Blood Runs Cold
Daze is undoubtedly one of the best labels out there right now, having unloaded interest-piquing metalcore aplenty in the last six months (Riot Stares, Adrienne, Suntouch House, etc.) and beyond. The impeccable cover art alone implies that this two-song teaser from Long Island's Blood Runs Cold should totally smoke, and indeed the result is utterly gnashing, dark metalcore—think Merauder meets H8000—littered with pit-inducing grooves and a few riffs that flirt with the finer points of death metal. Alongside, you've got uber-pissed vocals that to my ears hit like Allegiance meets Kickback (high compliments), and an over-the-top snare sound that reeks of uber-kvlt '90s hardocre aficionadoism. Stamp of approval: received!
I believe these tracks were culled from a six-song EP that's coming later this year, and if it were up to me, "later" would mean "tomorrow." For now, spin(kick to) these jams via Bandcamp, Spotify, etc.
This split has been my first exposure to Cleveland's Brain Cave, herein delivering four tracks of skronky noise rock that starts to cross over into semi-abrasive post-hardcore territory. However, the delivery retains these weirdly melodic undercurrents that kinda throw things for a loop with a vibe that'll have you scratching your head, like, "Huh, this is cool and unusual." Whatever you want to call it: it's good.
For my money, the mighty Knub (Baltimore) are one of the best bands out there at the moment, and these four tunes further solidify that fact with more of their churningly hard-hitting noise rock excellence fronted by super unique vocals that tie-in to the painfully underrated Onespot Fringehead (yes, I'm gonna mention that tidbit every damn time, for the seven people cool enough to care and do some research). If pulsing bass-centric rhythms, head-splitting percussive power, and gnarled guitars with somewhat of a Helmet-esque lurch appeal to you, well... look no further!
Procure this sucker on vinyl from Hex Records, 'cause it looks great: clear vinyl with rainbow splatter, hand-numbered out of 300 in screen-printed sleeves with an obi, plus a nice insert with lyrics, etc. "Posers," enjoy on Spotify or the evil entity of your preference.
Majesties features Carl Skildum and Matthew Kirkwold from Antiverse and Inexorum (amongst others) with Tanner Anderson from Obsequiae utterly nailing the brand of melodic death metal that Sweden was dishing out all over the place during the '90s. They've fused the scathing ferocity of the genre's earlier side with the slightly crisper production and more developed harmonies of the years that followed, so the overall aesthetic kind of sits in a 1993 - 1995 sweet spot, but doesn't come across as feeling dated in any negative capacity. Being the Carl Skildum fanboy that I am, I'm of course beyond enthusiastic about this endless cavalcade of riffs. Seriously, if you were into this form of metal 25 - 30 years and don't lose your mind over this, methinks you've lost your edge!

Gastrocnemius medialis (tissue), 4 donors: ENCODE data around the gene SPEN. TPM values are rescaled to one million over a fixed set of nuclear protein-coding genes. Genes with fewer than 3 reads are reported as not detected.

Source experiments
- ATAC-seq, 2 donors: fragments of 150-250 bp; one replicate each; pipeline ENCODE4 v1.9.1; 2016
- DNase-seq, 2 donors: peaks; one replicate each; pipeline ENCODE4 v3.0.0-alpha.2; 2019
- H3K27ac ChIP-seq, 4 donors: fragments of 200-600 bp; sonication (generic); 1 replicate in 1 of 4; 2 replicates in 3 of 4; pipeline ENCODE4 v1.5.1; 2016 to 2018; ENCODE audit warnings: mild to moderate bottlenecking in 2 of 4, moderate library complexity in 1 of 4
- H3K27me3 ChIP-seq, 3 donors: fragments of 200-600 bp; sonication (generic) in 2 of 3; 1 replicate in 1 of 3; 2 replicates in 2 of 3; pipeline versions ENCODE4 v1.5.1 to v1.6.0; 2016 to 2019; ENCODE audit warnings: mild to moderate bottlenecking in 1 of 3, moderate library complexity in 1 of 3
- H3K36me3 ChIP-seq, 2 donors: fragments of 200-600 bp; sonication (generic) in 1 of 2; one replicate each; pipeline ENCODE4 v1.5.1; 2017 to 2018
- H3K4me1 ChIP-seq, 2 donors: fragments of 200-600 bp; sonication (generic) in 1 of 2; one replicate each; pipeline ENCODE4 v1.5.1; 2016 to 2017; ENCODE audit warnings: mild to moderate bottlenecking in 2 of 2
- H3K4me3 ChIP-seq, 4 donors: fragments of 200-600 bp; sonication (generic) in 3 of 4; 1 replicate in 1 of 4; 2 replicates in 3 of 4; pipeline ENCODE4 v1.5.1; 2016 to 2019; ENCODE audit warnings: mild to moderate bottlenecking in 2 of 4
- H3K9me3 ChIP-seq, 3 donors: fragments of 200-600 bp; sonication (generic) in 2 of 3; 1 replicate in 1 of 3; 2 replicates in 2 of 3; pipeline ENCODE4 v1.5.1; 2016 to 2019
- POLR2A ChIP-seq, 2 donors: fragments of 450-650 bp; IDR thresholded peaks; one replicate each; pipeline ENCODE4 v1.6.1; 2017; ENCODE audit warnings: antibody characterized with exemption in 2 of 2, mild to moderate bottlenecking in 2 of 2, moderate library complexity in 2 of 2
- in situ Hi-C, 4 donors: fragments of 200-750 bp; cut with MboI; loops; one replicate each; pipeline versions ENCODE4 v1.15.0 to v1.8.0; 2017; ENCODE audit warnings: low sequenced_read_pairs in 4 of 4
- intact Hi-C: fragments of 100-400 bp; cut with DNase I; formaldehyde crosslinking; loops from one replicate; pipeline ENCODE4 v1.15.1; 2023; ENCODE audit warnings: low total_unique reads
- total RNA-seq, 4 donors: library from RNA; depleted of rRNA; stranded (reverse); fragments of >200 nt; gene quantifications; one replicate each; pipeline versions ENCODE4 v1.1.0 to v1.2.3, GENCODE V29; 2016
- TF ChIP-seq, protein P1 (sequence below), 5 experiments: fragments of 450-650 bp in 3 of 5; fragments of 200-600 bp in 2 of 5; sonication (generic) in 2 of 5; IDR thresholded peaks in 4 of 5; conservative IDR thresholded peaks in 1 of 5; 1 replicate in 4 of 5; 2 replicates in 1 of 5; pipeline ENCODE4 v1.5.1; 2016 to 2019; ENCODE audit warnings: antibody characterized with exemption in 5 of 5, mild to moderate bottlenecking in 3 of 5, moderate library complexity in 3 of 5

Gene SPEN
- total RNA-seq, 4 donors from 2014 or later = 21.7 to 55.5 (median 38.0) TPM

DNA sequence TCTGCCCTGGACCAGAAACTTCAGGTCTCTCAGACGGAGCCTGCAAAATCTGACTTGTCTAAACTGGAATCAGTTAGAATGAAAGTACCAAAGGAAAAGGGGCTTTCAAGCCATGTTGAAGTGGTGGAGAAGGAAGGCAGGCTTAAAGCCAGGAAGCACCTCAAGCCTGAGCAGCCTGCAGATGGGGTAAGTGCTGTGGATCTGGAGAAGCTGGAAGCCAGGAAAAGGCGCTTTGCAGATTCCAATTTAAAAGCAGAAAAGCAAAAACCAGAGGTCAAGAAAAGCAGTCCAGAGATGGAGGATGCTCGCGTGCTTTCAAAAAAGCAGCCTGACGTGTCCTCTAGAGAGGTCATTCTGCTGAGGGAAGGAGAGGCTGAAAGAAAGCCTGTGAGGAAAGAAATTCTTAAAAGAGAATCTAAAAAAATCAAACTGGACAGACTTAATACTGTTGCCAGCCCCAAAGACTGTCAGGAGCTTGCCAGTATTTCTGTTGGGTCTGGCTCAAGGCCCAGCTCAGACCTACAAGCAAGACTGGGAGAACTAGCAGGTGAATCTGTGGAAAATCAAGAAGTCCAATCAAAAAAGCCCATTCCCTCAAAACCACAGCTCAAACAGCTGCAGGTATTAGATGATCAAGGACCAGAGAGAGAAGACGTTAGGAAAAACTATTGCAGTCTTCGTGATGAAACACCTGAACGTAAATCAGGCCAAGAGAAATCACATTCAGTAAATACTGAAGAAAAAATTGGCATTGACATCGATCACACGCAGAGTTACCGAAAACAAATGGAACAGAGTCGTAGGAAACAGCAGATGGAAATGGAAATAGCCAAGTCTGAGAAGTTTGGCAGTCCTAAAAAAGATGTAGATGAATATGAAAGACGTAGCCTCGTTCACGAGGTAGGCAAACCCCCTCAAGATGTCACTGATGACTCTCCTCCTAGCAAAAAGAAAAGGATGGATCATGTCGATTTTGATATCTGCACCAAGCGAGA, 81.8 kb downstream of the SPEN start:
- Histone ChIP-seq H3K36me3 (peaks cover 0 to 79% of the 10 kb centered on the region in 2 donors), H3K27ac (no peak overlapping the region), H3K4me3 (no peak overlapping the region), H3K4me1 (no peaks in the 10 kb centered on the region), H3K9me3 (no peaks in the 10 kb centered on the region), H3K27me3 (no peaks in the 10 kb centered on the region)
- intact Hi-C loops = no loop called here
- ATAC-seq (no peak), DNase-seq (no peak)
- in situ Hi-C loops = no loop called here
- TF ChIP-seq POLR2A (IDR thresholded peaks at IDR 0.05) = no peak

I recently discovered Outwest (Ventura, CA) while checking out the Candlepin Records catalog before ordering a different cassette, and was quickly enamored by—at least on this EP (I haven't checked out their prior work just yet)—their ruggedly tousled-up indie/alt. sounds that take an early-'90s Guided by Voices meets Superchunk approach into the realms of blown-out Dinosaur Jr. grit. The mix can be a little muddy with low-end throb while the vocals are often pushed toward the background, so the production can take some getting used to, but once each tune gets goin' the writing's pretty damn great. There are some serious power pop-level hooks buried in there. Definitely curious to hear more.
I followed Cincinnati's Sign Language on Instagram like a year ago on the heels of their two-song Window Pain EP (which for some reason is still not on Bandcamp!?) and had been looking forward to hearing more, so... even better that this new single is coming via Sunday Drive Records, which likely means that some form of tangible release is on the horizon. "The Nothing" might be the band's best track yet, with a brighter, punchier recording that majorly highlights their take on a "grungegaze" type of sound that explores both spectrums effectively in terms of achieving aggression and energy as well as dialed-back lushness and atmosphere.
Instrumental progressive metal project Wave Types out of Baltimore, MD released a new seven-song, 21-minute EP called Tides toward the end of last month. They've become one of my favorite such projects over the past year or so, thanks in large part to a knack for absolutely killer riffs and atmospheres. Guitarist Alex Cooke's super melodic and subtly bluesy/jazzy take on this style might not be as hyper slick as Intervals, nor as quirkily inventive as Polyphia, but in my opinion Wave Types should easily be mentioned in the same breaths as those groups, and damn well deserves to be rising toward that level of attention based on the strengths of their output. If you're into either of the aforementioned acts—or Animals as Leaders, Scale the Summit, etc.—please do yourself a favor and give Wave Types a shot. All three EPs are awesome, trust me.